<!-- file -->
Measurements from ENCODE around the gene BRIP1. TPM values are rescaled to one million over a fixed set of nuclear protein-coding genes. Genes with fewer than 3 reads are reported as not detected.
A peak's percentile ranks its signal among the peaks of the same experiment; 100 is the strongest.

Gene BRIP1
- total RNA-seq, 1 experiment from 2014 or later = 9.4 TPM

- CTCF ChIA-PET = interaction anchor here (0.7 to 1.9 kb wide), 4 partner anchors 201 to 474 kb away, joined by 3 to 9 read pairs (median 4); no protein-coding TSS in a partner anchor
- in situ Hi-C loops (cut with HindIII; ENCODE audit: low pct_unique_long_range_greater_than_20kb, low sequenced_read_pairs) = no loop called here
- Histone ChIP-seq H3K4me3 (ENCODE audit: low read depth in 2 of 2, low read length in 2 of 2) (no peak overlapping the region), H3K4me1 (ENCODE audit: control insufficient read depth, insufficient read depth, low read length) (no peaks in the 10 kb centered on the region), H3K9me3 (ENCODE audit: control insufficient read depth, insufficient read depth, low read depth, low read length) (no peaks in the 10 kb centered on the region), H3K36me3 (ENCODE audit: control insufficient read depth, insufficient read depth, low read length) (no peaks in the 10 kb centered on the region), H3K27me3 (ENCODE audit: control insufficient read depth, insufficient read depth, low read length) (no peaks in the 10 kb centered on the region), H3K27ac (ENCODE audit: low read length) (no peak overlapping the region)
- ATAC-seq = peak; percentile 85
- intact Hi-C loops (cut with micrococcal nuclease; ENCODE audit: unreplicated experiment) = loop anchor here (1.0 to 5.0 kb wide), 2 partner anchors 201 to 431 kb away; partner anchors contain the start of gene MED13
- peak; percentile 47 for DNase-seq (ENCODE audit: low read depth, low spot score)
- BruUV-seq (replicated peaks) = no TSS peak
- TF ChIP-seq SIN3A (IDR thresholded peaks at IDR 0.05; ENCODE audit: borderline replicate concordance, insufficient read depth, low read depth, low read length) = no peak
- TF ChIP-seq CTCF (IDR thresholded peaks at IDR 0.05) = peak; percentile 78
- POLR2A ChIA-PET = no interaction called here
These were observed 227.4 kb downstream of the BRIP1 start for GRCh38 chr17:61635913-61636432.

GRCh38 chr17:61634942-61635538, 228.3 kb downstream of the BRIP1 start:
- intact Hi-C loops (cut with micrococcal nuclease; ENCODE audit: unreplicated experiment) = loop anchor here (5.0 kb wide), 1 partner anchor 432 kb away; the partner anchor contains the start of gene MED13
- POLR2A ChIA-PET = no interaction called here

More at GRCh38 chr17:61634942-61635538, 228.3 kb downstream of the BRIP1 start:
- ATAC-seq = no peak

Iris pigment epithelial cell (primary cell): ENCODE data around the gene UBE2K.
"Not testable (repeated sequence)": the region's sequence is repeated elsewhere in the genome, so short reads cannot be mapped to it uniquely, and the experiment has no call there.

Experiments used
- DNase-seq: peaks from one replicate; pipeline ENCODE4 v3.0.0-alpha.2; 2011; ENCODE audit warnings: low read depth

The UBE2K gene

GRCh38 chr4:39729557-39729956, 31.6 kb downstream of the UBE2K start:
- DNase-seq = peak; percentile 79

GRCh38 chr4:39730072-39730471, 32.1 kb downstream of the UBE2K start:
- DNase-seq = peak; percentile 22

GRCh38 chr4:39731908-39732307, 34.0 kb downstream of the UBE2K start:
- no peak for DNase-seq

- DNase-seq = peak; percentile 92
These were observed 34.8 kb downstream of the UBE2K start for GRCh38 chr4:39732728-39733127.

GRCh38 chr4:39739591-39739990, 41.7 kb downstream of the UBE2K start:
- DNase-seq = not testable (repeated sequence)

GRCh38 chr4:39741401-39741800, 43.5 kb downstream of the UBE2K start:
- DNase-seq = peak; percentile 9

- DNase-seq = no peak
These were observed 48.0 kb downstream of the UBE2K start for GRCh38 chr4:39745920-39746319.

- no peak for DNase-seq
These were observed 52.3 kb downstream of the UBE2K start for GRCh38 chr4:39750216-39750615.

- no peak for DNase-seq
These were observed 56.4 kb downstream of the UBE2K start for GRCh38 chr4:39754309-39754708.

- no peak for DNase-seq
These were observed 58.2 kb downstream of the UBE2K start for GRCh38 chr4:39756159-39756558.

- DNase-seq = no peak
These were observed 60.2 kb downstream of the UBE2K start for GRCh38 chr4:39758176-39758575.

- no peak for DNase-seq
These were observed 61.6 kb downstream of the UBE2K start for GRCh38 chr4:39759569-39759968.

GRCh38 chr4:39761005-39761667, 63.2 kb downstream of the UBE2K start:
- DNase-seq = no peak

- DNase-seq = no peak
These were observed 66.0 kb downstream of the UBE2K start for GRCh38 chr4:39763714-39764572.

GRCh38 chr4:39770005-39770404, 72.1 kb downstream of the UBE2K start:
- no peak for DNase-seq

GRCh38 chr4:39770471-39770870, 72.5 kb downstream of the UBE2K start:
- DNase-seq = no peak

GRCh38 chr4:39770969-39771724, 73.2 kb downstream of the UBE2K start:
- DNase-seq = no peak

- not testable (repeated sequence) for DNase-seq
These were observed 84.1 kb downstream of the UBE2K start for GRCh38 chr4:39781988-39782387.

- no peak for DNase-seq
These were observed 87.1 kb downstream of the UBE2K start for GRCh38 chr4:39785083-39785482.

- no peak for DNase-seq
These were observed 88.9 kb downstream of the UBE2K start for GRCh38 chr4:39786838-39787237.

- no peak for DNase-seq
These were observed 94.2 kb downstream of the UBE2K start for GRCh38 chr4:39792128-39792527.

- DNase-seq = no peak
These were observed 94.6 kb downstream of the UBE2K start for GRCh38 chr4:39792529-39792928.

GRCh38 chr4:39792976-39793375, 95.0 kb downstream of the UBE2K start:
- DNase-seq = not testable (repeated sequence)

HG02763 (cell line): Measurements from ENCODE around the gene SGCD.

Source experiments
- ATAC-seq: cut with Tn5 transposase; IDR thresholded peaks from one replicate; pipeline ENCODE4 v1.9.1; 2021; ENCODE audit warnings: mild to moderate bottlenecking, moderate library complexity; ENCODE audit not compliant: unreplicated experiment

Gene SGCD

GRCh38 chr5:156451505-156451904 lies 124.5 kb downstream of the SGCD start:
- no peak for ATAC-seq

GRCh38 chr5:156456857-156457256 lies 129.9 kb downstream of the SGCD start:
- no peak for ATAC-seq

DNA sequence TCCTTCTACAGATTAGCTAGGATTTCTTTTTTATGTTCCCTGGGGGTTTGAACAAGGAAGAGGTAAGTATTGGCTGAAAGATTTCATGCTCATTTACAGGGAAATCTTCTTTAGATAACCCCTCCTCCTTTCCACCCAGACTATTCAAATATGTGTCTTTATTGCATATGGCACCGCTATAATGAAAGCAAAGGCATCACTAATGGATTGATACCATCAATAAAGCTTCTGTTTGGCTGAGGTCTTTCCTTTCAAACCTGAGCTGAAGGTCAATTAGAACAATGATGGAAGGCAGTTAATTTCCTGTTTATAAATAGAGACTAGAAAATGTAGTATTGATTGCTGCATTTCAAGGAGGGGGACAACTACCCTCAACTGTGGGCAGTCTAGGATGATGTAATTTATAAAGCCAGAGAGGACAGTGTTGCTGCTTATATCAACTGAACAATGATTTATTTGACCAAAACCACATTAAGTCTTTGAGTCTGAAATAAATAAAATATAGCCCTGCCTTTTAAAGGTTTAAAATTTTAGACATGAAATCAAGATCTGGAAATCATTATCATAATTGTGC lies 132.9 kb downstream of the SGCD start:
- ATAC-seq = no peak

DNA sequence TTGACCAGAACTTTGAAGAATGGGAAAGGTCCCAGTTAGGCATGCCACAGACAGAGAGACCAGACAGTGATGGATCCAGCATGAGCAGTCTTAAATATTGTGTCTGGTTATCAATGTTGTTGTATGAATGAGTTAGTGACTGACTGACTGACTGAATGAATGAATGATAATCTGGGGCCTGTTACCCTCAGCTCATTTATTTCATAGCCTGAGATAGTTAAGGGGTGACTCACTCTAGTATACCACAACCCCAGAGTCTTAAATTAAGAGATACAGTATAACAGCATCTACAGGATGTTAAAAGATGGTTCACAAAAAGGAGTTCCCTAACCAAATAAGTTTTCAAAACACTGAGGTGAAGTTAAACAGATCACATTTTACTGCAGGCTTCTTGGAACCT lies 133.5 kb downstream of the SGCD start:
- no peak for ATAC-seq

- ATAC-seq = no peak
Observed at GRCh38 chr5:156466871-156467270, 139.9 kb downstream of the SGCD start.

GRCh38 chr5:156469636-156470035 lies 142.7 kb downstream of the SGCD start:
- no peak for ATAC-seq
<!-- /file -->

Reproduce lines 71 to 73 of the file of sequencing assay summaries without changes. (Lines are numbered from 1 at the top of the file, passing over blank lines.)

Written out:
- DNase-seq = not testable (repeated sequence)

HG02763 (cell line): Measurements from ENCODE around the gene SGCD.

Source experiments